Transcreation of Validated Smoking Relapse-Prevention Booklets for use with Hispanic Populations

Tobacco Research and Intervention Program, H. Lee Moffitt Cancer Center and Research Institute, Tampa, FL 33617, USA.
Journal of Health Care for the Poor and Underserved (Impact Factor: 1.1). 08/2011; 22(3):886-93. DOI: 10.1353/hpu.2011.0091
Source: PubMed


This report describes the steps taken to develop an evidence-based series of current smoking relapse-prevention booklets for Hispanic smokers.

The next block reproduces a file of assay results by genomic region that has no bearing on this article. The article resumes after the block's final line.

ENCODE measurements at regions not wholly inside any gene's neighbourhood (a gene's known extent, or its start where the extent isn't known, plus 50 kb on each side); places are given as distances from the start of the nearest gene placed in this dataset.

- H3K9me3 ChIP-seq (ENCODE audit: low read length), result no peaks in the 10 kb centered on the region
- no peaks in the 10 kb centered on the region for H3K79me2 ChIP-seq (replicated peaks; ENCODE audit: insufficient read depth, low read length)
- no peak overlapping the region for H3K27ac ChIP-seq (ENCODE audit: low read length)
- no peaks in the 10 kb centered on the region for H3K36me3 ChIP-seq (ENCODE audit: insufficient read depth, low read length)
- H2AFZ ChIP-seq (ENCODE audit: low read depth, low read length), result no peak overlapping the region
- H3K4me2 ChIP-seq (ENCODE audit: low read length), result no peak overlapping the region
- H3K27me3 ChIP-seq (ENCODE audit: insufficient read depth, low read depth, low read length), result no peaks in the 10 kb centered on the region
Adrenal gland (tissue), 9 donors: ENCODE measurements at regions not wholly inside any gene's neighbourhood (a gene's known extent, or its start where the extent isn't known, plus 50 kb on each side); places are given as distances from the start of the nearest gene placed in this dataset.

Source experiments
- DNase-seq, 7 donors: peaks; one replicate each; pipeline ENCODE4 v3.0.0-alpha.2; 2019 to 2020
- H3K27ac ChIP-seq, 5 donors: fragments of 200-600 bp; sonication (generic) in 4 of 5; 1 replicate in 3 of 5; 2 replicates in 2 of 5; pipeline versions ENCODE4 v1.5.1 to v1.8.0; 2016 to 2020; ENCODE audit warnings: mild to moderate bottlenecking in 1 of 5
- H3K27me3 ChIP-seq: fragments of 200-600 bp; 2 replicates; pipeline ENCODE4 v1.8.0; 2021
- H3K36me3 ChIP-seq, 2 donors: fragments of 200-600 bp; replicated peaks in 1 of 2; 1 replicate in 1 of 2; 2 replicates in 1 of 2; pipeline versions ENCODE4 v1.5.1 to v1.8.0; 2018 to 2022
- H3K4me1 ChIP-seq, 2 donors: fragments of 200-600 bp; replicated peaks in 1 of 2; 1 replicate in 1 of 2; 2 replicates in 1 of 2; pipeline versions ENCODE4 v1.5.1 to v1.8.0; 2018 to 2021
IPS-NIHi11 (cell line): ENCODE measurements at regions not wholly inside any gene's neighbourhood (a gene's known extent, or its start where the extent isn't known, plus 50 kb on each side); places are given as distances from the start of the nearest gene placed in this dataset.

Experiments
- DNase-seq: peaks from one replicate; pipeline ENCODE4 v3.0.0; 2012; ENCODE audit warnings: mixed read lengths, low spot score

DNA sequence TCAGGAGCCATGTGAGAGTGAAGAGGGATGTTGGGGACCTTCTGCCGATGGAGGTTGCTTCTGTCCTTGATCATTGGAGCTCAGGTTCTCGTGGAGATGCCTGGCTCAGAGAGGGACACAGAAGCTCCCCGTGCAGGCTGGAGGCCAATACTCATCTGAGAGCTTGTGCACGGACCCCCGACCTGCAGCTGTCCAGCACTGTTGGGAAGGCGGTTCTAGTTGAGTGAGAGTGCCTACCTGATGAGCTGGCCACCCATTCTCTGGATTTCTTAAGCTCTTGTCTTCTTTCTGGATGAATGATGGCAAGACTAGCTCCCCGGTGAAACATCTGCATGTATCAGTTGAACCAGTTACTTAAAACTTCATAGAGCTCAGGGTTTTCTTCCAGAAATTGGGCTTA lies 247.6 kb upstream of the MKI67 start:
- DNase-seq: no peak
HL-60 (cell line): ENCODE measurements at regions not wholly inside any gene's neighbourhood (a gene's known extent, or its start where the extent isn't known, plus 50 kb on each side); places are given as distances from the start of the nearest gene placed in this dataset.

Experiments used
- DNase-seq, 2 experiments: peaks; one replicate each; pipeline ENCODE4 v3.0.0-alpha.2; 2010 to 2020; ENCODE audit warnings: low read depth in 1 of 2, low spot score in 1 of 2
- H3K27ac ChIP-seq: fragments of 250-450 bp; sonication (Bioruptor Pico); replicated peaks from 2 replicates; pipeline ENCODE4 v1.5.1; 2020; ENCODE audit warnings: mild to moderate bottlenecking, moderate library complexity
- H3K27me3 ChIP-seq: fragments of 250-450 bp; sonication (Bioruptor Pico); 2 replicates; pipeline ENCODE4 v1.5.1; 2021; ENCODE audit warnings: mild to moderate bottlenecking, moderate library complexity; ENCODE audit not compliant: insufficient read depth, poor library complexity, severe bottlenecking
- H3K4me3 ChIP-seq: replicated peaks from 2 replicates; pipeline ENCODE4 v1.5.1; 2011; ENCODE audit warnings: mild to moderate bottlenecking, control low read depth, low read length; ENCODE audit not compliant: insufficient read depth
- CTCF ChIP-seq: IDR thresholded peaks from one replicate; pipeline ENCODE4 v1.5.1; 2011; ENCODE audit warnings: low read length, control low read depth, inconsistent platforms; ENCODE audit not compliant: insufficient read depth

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    ABSTRACT: Cigarette smoking is associated with a range of cancers and is related to five of seven leading causes of death in Puerto Rico. Minimal self-help interventions have shown promising results in reaching participants and preventing relapse from smoking. Specifically, a collection of eight self-help booklets has demonstrated efficacy (Brandon et al., 2000; 2004). Those booklets have been transcreated into Spanish, with efforts to make them culturally appropriate across a range of Hispanic cultures. We conducted a pilot study in Ponce, Puerto Rico, to evaluate the Spanish version of our smoking relapse-prevention booklets. Qualitative, semi-structured interviews were conducted with 20 current and former smokers. Interviews were conducted to elicit feedback regarding the booklet's content, cultural appropriateness, dissemination, and perceived availability of smoking cessation resources in Puerto Rico. Interviews were audiotaped and transcribed verbatim. Transcripts were coded using content analysis, with a priori codes based on the interview guide. Emergent themes were examined. Overall, participants liked the booklets' content, perceived them to be culturally appropriate, easy to read and understand. Regarding dissemination, it was recommended that the booklets be disseminated by physicians and advertised through television. Most importantly, participants reported the best way to distribute and complement the booklets would be through support groups. Participants also reported having limited knowledge about resources provided in the community to aid smoking cessation. Overall, this pilot study was able to show the cultural acceptability of the booklets and highlights the need for the dissemination of these materials among current and former smokers in Puerto Rico.
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